Pro Triathlete Andy Potts' Six Tips for Future IRONMAN Triathletes

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Training for your first IRONMAN is no easy task—it requires the highest level of determination and dedication. One of the joys of being a professional triathlete is being able to pass on knowledge, coaching and experience that my team and I have accumulated over the years.

Whether through advancements in training, nutrition or equipment, we pride ourselves on trying new things in an effort to improve. We have always believed in continuous development through daily monitoring, self-awareness and open communication.

Here are some training and race day tips my coach, Mike Doane, and I have put together to help you prepare for your first IRONMAN.

Be consistent and repeatable.

IRONMAN training is not about big workouts or monster training weeks; it is about the fitness and strength you develop over the course of months and years. We talk a lot about cumulative training load and how a week or series of weeks builds strength to get race ready. Over time, daily training will yield the best results.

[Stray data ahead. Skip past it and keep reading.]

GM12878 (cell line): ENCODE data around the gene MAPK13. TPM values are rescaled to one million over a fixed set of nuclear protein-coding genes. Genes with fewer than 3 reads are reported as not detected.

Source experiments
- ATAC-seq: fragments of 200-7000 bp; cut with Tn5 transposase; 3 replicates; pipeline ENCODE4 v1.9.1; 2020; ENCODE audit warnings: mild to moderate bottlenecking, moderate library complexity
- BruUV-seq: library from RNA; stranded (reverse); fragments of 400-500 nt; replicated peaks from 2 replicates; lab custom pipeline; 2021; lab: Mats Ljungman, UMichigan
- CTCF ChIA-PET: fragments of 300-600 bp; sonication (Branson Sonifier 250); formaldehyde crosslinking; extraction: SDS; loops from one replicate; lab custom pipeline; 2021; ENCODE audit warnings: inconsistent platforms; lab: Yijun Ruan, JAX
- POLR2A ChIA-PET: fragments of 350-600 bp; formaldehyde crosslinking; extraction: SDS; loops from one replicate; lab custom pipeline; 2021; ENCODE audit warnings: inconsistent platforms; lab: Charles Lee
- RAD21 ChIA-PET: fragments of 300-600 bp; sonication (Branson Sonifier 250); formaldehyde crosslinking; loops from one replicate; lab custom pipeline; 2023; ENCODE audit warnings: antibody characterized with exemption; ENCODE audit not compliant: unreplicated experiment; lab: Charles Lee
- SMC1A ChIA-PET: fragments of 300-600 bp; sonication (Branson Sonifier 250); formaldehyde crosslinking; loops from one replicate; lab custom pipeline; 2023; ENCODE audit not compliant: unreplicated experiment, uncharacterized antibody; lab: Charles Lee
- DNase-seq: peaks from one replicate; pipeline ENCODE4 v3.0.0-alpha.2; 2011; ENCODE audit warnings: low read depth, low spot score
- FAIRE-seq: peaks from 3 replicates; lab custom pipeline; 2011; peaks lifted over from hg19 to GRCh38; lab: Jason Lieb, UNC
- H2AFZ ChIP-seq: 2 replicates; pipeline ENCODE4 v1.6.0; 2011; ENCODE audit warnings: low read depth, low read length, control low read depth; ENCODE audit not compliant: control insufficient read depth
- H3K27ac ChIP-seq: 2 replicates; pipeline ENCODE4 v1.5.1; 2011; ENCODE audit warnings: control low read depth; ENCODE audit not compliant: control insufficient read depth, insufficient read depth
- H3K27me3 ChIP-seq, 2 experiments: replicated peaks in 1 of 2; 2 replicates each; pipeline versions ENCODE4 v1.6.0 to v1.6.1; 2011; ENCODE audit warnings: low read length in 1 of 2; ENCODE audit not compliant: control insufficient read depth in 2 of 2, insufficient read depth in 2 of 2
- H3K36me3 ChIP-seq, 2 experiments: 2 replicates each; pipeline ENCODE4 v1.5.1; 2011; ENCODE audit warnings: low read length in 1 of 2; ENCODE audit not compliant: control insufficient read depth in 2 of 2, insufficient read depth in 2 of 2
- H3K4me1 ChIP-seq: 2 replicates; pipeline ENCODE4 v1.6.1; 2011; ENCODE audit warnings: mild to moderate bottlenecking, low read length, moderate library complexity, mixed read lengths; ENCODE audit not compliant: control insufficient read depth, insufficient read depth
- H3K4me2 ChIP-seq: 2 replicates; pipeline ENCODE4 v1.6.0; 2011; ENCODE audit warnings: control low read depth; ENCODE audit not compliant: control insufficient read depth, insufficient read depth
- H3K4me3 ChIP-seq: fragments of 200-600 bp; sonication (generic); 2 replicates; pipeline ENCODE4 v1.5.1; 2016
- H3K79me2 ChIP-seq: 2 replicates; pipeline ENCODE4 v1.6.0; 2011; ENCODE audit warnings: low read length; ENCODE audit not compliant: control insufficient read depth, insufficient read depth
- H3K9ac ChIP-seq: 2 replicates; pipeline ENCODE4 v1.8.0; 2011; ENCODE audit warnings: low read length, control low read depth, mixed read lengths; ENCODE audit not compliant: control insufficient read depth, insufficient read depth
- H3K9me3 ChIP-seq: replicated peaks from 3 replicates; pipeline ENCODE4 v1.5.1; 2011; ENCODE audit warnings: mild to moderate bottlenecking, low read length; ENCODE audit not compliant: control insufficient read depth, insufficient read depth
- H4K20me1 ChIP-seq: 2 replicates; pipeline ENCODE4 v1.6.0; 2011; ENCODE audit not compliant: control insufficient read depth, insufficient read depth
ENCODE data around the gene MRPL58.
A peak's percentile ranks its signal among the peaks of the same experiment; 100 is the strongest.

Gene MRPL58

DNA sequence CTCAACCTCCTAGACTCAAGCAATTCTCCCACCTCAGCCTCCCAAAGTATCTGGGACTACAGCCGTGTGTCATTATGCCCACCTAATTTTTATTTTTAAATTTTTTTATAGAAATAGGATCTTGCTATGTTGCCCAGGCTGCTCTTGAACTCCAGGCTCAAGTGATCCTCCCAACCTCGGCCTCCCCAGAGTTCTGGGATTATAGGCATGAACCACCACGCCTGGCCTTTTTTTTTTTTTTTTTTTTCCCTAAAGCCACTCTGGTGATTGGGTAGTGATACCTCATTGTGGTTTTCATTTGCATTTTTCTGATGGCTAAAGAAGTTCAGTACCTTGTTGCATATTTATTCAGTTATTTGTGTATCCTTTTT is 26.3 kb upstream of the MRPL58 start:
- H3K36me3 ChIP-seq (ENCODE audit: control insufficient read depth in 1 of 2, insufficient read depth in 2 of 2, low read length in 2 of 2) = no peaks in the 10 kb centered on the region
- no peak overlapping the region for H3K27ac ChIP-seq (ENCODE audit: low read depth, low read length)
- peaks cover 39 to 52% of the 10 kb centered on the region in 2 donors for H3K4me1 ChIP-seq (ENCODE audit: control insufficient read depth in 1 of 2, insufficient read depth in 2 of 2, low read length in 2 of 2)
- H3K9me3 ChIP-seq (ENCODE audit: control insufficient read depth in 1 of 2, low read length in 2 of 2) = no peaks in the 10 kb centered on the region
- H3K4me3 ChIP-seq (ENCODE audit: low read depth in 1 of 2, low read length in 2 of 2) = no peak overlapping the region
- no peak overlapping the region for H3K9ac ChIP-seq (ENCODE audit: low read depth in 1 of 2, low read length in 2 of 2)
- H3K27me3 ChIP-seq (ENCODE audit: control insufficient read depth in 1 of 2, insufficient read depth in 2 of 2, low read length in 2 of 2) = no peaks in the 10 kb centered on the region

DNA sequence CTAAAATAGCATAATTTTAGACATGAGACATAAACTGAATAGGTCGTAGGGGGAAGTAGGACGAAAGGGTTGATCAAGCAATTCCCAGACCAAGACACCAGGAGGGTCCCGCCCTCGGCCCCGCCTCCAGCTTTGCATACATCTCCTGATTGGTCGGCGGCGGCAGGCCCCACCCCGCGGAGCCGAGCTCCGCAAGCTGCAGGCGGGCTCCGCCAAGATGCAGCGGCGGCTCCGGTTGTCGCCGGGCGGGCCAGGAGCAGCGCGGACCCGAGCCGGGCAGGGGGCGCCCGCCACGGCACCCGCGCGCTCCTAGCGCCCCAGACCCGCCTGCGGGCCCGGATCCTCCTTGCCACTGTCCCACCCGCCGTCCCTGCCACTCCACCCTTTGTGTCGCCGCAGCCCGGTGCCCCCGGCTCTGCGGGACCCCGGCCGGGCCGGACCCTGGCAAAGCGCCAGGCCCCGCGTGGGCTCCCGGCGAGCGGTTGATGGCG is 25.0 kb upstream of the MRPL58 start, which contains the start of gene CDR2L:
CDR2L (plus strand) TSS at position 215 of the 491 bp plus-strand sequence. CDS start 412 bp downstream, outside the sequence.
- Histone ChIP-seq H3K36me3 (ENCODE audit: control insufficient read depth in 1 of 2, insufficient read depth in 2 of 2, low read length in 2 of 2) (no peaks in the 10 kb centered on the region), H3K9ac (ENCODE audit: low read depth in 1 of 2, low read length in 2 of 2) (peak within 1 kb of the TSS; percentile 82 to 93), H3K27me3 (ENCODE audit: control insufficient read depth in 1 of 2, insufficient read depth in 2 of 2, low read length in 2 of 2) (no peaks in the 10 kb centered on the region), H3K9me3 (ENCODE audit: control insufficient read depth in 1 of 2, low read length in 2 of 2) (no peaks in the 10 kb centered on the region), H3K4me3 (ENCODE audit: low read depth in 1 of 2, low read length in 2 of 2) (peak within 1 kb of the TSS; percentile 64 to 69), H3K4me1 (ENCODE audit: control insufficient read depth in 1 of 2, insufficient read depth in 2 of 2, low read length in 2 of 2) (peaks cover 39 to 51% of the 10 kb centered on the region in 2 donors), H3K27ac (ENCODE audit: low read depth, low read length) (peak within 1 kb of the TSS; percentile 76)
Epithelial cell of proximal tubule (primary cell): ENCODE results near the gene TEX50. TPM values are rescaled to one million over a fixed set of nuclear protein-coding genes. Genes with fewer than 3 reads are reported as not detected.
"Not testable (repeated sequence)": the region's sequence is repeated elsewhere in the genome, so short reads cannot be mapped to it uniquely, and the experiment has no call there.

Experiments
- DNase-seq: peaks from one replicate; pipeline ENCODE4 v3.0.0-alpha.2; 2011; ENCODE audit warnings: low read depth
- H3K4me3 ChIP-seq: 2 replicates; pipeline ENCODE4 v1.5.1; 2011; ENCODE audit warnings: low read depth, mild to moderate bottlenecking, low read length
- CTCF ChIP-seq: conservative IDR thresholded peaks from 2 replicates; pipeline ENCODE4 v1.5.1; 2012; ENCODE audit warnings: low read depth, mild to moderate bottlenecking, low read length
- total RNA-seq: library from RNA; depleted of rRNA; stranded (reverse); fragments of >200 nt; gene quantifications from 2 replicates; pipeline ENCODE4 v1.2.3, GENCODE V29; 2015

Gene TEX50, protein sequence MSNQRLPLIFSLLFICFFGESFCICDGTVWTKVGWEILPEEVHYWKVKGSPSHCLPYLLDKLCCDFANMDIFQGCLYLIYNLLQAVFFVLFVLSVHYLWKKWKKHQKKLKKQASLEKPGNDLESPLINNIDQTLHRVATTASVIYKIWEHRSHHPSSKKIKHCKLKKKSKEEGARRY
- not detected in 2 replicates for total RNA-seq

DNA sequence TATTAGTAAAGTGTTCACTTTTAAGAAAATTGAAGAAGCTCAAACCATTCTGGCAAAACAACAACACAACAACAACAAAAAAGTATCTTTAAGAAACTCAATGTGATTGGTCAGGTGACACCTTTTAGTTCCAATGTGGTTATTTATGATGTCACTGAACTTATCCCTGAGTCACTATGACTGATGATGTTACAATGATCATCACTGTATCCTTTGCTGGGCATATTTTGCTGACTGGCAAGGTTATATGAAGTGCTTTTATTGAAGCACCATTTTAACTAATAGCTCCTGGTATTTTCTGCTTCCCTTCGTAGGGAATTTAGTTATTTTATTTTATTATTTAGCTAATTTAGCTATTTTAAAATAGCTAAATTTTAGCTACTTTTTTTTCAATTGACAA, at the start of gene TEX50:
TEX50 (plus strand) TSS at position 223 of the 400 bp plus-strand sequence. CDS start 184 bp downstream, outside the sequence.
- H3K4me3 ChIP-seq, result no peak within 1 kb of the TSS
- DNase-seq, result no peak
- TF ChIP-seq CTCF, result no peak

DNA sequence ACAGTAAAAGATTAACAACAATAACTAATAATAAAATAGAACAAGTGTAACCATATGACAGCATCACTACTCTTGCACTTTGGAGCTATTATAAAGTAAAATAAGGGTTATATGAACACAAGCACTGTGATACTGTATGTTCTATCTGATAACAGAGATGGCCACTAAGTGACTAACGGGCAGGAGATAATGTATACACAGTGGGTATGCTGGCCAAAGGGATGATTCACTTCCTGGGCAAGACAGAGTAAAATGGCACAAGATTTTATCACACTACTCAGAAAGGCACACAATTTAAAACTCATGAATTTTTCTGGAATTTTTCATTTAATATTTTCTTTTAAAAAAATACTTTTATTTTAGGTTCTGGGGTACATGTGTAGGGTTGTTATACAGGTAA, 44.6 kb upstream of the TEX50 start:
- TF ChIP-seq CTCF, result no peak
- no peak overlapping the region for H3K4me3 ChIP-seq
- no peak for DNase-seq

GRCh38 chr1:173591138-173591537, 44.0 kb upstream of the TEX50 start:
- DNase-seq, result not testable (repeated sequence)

Every workout should challenge you in different ways, but should be repeatable. Even if you're worn out after a hard training session, you should be able to come back and do that same workout again the next day. While there are exceptions, we live by this is a general rule of thumb.

Find your sweet spot.

There are various theories concerning the best zone to train in, how much time to spend at varying intensities and the alleged 'dead zone' of training. We have found that spending the majority of my training time 10 to 15 beats below my race heart rate yields the greatest results with the least amount of stress on the body. The best way to measure and monitor these zones is by investing in a sports and fitness wearable specifically designed for intense athletic training. I personally use the Polar V800, because it is a GPS-enabled multi-sport watch that provides me with smart coaching and is optimized for triathletes.

Eat breakfast like a king, lunch like a prince and dinner like a pauper.

I have spent a lot of time working on my nutrition over the past five to six years. Like most people new to the sport, I thought my training gave me carte blanche to eat whatever I wanted, whenever I wanted. As I started looking at my choices, I realized they were limiting me. It's not rocket science to eat well, but it's not always easy to execute. To keep it simple, eat as clean and high quality as possible, watch your caloric intake and taper eating throughout the day.

Nutrition comes down to self-awareness and experimentation. The phrase "eat like a kid" is one thing that has always stuck with me. Eat when you're hungry, drink when you are thirsty and stop when you're full. It may sound silly, but our bodies are pretty great at letting us know what we need and when. All you need to do is listen (easier said than done).

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